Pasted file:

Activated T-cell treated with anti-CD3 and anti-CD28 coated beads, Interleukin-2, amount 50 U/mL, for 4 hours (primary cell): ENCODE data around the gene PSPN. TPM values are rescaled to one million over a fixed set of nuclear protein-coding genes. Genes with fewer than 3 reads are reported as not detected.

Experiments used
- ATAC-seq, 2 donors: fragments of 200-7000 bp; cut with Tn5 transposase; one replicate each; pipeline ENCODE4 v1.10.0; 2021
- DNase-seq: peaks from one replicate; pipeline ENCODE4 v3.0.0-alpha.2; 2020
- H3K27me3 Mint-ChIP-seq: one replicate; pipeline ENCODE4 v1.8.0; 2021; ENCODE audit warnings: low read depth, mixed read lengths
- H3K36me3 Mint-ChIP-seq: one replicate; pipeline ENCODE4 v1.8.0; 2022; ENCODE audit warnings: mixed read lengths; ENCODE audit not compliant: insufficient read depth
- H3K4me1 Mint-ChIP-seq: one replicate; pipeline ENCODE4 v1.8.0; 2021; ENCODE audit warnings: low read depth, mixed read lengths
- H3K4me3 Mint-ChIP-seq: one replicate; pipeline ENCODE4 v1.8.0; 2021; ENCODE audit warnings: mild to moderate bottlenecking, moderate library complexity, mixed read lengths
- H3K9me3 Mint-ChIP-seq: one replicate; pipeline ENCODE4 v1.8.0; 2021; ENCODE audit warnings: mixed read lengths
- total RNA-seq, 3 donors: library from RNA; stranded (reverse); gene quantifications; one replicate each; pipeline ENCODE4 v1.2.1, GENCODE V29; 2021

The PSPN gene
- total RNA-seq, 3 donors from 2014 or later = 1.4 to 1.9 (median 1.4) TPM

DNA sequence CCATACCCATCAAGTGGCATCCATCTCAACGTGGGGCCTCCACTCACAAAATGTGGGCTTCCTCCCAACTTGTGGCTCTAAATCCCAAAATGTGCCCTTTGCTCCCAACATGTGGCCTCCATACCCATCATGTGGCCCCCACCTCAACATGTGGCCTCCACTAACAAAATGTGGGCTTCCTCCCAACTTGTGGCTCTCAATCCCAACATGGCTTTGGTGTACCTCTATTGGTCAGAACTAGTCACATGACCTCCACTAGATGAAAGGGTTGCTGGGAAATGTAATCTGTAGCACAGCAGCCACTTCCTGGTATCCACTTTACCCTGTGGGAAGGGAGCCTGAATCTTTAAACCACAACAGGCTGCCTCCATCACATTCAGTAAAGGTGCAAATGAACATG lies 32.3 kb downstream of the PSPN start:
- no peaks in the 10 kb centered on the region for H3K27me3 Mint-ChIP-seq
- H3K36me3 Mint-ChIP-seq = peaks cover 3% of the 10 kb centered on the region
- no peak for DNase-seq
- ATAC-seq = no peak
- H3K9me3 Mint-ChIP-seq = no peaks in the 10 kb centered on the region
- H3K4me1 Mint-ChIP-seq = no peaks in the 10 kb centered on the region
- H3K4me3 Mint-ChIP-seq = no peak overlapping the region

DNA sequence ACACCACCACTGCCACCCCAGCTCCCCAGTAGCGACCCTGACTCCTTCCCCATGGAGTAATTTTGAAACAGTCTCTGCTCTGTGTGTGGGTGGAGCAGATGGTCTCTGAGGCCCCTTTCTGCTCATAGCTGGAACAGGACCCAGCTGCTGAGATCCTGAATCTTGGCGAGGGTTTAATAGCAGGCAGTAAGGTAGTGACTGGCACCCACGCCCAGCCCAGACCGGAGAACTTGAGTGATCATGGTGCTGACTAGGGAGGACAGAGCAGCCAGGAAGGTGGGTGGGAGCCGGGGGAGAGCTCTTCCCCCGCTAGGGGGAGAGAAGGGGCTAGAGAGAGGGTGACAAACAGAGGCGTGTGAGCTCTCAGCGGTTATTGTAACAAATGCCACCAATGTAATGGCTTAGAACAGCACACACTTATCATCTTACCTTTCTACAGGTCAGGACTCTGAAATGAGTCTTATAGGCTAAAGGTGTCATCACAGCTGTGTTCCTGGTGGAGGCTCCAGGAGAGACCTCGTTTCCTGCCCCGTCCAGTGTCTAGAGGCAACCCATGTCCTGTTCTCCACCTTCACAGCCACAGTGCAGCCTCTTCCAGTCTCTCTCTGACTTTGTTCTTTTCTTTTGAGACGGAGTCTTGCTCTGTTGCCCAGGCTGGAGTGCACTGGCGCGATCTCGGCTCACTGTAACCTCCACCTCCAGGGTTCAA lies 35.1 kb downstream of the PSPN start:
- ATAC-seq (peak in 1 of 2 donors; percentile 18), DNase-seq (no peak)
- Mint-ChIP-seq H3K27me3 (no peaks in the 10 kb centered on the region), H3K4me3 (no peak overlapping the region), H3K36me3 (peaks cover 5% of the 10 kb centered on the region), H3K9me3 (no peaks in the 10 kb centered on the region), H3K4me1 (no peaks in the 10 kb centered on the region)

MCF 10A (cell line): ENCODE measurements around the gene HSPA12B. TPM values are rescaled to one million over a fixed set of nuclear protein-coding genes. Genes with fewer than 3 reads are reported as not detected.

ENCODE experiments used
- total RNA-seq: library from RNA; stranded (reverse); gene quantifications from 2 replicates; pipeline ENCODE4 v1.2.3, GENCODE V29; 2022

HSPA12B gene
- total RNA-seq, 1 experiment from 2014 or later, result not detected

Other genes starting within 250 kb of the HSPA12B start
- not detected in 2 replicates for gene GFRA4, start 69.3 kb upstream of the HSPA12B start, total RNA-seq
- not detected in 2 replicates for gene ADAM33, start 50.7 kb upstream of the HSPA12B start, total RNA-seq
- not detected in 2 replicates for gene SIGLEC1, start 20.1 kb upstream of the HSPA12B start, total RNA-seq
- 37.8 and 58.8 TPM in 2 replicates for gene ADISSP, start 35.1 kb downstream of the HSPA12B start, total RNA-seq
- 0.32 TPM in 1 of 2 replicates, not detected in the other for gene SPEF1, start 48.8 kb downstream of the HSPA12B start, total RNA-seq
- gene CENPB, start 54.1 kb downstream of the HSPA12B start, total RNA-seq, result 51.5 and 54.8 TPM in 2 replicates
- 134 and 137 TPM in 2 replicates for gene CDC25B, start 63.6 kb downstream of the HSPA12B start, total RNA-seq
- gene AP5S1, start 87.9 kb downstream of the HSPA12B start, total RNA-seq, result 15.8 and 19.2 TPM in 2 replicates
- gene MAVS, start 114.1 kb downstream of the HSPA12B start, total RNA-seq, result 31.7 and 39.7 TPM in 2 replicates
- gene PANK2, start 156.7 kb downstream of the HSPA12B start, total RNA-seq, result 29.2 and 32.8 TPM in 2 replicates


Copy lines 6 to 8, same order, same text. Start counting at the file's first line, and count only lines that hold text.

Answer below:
- H3K36me3 Mint-ChIP-seq: one replicate; pipeline ENCODE4 v1.8.0; 2022; ENCODE audit warnings: mixed read lengths; ENCODE audit not compliant: insufficient read depth
- H3K4me1 Mint-ChIP-seq: one replicate; pipeline ENCODE4 v1.8.0; 2021; ENCODE audit warnings: low read depth, mixed read lengths
- H3K4me3 Mint-ChIP-seq: one replicate; pipeline ENCODE4 v1.8.0; 2021; ENCODE audit warnings: mild to moderate bottlenecking, moderate library complexity, mixed read lengths